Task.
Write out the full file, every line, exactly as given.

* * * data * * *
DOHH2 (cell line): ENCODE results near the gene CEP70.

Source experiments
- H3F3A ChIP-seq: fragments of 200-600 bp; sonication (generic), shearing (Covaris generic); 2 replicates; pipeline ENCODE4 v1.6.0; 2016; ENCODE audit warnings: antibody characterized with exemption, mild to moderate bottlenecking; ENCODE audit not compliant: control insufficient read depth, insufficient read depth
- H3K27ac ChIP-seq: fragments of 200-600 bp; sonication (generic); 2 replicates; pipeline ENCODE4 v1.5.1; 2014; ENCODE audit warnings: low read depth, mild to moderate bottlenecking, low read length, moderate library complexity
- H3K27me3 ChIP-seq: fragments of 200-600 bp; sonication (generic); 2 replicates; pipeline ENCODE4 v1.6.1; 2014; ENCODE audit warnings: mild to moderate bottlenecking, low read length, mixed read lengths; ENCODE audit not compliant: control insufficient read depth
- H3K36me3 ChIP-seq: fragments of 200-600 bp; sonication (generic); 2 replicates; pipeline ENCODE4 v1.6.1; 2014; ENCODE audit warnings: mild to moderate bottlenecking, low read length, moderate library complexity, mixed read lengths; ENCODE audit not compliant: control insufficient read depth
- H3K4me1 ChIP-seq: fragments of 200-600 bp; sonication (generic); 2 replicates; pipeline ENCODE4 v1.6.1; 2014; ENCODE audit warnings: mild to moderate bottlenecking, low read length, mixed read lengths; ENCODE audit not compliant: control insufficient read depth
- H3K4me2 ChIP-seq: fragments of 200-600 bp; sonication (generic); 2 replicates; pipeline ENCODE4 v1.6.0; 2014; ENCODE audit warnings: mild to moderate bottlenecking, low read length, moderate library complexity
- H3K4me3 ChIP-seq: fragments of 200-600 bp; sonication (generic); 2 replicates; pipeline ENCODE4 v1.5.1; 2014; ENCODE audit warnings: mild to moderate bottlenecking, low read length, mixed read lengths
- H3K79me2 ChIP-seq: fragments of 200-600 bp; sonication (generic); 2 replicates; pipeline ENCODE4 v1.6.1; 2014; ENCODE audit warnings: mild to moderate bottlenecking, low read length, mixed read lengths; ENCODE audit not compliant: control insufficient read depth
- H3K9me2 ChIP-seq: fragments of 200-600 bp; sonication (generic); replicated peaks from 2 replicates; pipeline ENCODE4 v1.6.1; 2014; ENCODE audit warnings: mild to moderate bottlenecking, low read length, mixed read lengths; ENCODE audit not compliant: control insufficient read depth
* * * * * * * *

DOHH2 (cell line): ENCODE results near the gene CEP70.

Source experiments
- H3F3A ChIP-seq: fragments of 200-600 bp; sonication (generic), shearing (Covaris generic); 2 replicates; pipeline ENCODE4 v1.6.0; 2016; ENCODE audit warnings: antibody characterized with exemption, mild to moderate bottlenecking; ENCODE audit not compliant: control insufficient read depth, insufficient read depth
- H3K27ac ChIP-seq: fragments of 200-600 bp; sonication (generic); 2 replicates; pipeline ENCODE4 v1.5.1; 2014; ENCODE audit warnings: low read depth, mild to moderate bottlenecking, low read length, moderate library complexity
- H3K27me3 ChIP-seq: fragments of 200-600 bp; sonication (generic); 2 replicates; pipeline ENCODE4 v1.6.1; 2014; ENCODE audit warnings: mild to moderate bottlenecking, low read length, mixed read lengths; ENCODE audit not compliant: control insufficient read depth
- H3K36me3 ChIP-seq: fragments of 200-600 bp; sonication (generic); 2 replicates; pipeline ENCODE4 v1.6.1; 2014; ENCODE audit warnings: mild to moderate bottlenecking, low read length, moderate library complexity, mixed read lengths; ENCODE audit not compliant: control insufficient read depth
- H3K4me1 ChIP-seq: fragments of 200-600 bp; sonication (generic); 2 replicates; pipeline ENCODE4 v1.6.1; 2014; ENCODE audit warnings: mild to moderate bottlenecking, low read length, mixed read lengths; ENCODE audit not compliant: control insufficient read depth
- H3K4me2 ChIP-seq: fragments of 200-600 bp; sonication (generic); 2 replicates; pipeline ENCODE4 v1.6.0; 2014; ENCODE audit warnings: mild to moderate bottlenecking, low read length, moderate library complexity
- H3K4me3 ChIP-seq: fragments of 200-600 bp; sonication (generic); 2 replicates; pipeline ENCODE4 v1.5.1; 2014; ENCODE audit warnings: mild to moderate bottlenecking, low read length, mixed read lengths
- H3K79me2 ChIP-seq: fragments of 200-600 bp; sonication (generic); 2 replicates; pipeline ENCODE4 v1.6.1; 2014; ENCODE audit warnings: mild to moderate bottlenecking, low read length, mixed read lengths; ENCODE audit not compliant: control insufficient read depth
- H3K9me2 ChIP-seq: fragments of 200-600 bp; sonication (generic); replicated peaks from 2 replicates; pipeline ENCODE4 v1.6.1; 2014; ENCODE audit warnings: mild to moderate bottlenecking, low read length, mixed read lengths; ENCODE audit not compliant: control insufficient read depth